reproduced from the Messianic Kosher Helper
“The LORD God commanded the man, saying, ‘From any tree of the garden you may eat freely; but from the tree of the knowledge of good and evil you shall not eat, for in the day that you eat from it you will surely die.’”
In the discussion surrounding the kosher dietary laws of the Torah, it cannot be overlooked that the first instruction given by God to human beings actually did pertain to not eating something. There is a significance to the opening word, v’yetzav Adonai Elohim al-ha’adam, “And Hashem God commanded the man” (v. 16a, ATS). The verb of note is tzavah, appearing in the Piel stem (intensive action, active voice), and meaning “to give an order, command” or “to command, instruct, order” (HALOT). A. Cohen indicates in The Soncino Chumash how “The text is literally ‘commanded upon the man,’ and when the verb is followed by ‘upon’ it always denotes a prohibition.” V’yetzav…al-ha’adam then carries with it some major significance, as prohibitions normally follow with penalties stated for violation, which they are in v. 17. It can actually be thought that there is a parallel between Genesis 2:16-17, and what is later witnessed in Moses’ instruction to Ancient Israel in Deuteronomy 30:15-18:
“See, I have set before you today life and prosperity, and death and adversity; in that I command you today to love the Lord your God, to walk in His ways and to keep His commandments and His statutes and His judgments, that you may live and multiply, and that the Lord your God may bless you in the land where you are entering to possess it. But if your heart turns away and you will not obey, but are drawn away and worship other gods and serve them, I declare to you today that you shall surely perish. You will not prolong your days in the land where you are crossing the Jordan to enter and possess it.”
Within God’s instruction of Genesis 2:16-17, it cannot be avoided that there were many trees in the Garden of Eden, all permitted to be eaten from, with the exception of a single tree. Adam was told m’kol eitz-ha’gan akol tokeil, “From any tree of the garden you may eat freely” (v. 16, NASU), akol tokeil also rendered as “surely eat” (ESV), “free to eat” (NIV, NJPS, HCSB), or “to-eat you-may-eat” (Kohlenberger). David Atkinson comments how this is a major indication of the freedom available from God to Adam in His garden:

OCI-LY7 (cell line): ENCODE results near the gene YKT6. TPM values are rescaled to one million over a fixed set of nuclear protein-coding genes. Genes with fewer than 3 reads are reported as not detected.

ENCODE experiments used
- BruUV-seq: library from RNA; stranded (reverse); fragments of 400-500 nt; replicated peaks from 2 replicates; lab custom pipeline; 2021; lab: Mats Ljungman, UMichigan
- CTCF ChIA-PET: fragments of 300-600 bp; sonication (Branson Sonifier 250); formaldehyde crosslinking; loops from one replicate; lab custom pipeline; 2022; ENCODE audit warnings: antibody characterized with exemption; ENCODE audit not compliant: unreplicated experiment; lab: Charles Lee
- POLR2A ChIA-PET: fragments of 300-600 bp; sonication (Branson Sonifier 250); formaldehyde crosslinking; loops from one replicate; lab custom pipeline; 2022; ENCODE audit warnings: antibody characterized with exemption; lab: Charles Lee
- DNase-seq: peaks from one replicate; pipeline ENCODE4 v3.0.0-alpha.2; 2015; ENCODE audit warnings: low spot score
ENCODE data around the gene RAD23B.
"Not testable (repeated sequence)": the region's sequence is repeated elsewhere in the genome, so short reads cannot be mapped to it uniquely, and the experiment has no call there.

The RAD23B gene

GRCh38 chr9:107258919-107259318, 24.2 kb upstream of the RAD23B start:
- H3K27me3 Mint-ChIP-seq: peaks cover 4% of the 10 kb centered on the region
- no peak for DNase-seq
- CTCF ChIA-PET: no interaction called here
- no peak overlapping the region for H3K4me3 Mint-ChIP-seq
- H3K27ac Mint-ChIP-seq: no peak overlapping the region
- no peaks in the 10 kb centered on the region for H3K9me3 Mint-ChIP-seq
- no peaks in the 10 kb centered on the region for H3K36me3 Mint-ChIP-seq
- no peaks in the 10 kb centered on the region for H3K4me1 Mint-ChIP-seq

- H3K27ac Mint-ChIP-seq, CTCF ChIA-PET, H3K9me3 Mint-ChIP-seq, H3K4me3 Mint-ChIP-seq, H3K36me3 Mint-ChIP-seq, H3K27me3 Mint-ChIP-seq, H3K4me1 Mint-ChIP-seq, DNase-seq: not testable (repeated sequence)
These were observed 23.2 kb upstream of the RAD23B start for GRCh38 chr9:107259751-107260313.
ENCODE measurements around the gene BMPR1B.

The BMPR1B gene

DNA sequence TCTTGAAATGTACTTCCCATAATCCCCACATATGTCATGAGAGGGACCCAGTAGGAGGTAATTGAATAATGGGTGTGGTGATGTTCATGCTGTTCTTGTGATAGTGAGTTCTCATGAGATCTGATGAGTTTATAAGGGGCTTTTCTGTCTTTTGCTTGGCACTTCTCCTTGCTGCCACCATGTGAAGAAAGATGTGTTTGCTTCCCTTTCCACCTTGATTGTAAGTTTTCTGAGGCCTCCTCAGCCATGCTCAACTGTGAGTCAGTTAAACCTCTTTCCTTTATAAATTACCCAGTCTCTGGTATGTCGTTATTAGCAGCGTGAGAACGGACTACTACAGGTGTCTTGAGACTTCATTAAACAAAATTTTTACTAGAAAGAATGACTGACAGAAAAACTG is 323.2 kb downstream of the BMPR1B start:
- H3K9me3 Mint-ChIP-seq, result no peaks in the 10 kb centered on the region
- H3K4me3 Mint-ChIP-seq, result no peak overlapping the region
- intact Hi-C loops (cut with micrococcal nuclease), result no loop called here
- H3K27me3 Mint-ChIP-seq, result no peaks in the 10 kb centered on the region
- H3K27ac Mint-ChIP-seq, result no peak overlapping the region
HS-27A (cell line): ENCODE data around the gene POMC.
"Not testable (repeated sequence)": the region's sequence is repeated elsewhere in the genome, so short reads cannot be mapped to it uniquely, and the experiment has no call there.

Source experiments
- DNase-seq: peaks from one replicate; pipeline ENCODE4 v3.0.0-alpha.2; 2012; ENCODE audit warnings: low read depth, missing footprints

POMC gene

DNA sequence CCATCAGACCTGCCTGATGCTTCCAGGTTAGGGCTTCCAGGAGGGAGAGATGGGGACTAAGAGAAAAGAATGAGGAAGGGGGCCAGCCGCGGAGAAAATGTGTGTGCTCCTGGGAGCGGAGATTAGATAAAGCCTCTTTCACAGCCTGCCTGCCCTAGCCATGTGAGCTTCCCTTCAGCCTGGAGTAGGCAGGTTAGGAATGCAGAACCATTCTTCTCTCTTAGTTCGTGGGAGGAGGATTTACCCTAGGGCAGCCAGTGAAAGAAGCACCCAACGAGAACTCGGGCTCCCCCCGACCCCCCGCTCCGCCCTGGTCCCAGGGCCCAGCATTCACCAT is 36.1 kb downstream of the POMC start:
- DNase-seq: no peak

“[I]n God’s Garden, there is freedom. ‘You may freely eat’ (2:16) probably means ‘You may eat to the full’…The man, as we might say, has a free run of the place. It is his to enjoy with no constraint—save one. The one restrictive command of verse 17 is the only boundary within which there is freedom.”
The restrictive direction is given in v. 17a: u’m’eitz ha’da’at tov v’ra lo tokal, “but as for the tree of knowledge of good and bad, you must not eat of it” (NJPS). The ensuing penalty for eating of the Tree of Knowledge of Good and Evil/Bad will be death (Heb. verb mut), which given a further reading of Scripture involves both spiritual and physical dimensions. It is useful to note how later in Genesis 24:50, Laban and Bethuel state, “The matter comes from the Lord; so we cannot speak to you bad or good,” ra o-tov actually being rendered in the NIV as “one way or the other.” And so with this in mind, good and evil/bad in terms of the forbidden fruit, may additionally be taken as representative of people taking control or advantage of things, when God’s own judgment and rules must be followed.